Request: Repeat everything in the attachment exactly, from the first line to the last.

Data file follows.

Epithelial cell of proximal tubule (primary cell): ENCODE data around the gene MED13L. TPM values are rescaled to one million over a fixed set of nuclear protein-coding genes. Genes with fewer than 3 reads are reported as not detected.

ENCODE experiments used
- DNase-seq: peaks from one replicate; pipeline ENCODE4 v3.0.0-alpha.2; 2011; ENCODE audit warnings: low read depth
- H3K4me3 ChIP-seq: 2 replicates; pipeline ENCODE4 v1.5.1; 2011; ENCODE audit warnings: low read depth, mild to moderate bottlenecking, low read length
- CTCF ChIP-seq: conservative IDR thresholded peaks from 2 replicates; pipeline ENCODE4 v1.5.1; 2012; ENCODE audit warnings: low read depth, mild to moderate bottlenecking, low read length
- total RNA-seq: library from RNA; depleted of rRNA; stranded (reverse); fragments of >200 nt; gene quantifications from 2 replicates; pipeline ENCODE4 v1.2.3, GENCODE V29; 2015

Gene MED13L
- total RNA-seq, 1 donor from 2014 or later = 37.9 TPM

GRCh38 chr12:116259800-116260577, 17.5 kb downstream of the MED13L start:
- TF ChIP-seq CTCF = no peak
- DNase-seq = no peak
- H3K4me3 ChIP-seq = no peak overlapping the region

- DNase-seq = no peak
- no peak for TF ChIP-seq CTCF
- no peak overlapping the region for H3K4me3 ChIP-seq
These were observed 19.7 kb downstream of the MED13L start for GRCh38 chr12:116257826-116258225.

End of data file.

Epithelial cell of proximal tubule (primary cell): ENCODE data around the gene MED13L. TPM values are rescaled to one million over a fixed set of nuclear protein-coding genes. Genes with fewer than 3 reads are reported as not detected.

ENCODE experiments used
- DNase-seq: peaks from one replicate; pipeline ENCODE4 v3.0.0-alpha.2; 2011; ENCODE audit warnings: low read depth
- H3K4me3 ChIP-seq: 2 replicates; pipeline ENCODE4 v1.5.1; 2011; ENCODE audit warnings: low read depth, mild to moderate bottlenecking, low read length
- CTCF ChIP-seq: conservative IDR thresholded peaks from 2 replicates; pipeline ENCODE4 v1.5.1; 2012; ENCODE audit warnings: low read depth, mild to moderate bottlenecking, low read length
- total RNA-seq: library from RNA; depleted of rRNA; stranded (reverse); fragments of >200 nt; gene quantifications from 2 replicates; pipeline ENCODE4 v1.2.3, GENCODE V29; 2015

Gene MED13L
- total RNA-seq, 1 donor from 2014 or later = 37.9 TPM

GRCh38 chr12:116259800-116260577, 17.5 kb downstream of the MED13L start:
- TF ChIP-seq CTCF = no peak
- DNase-seq = no peak
- H3K4me3 ChIP-seq = no peak overlapping the region

- DNase-seq = no peak
- no peak for TF ChIP-seq CTCF
- no peak overlapping the region for H3K4me3 ChIP-seq
These were observed 19.7 kb downstream of the MED13L start for GRCh38 chr12:116257826-116258225.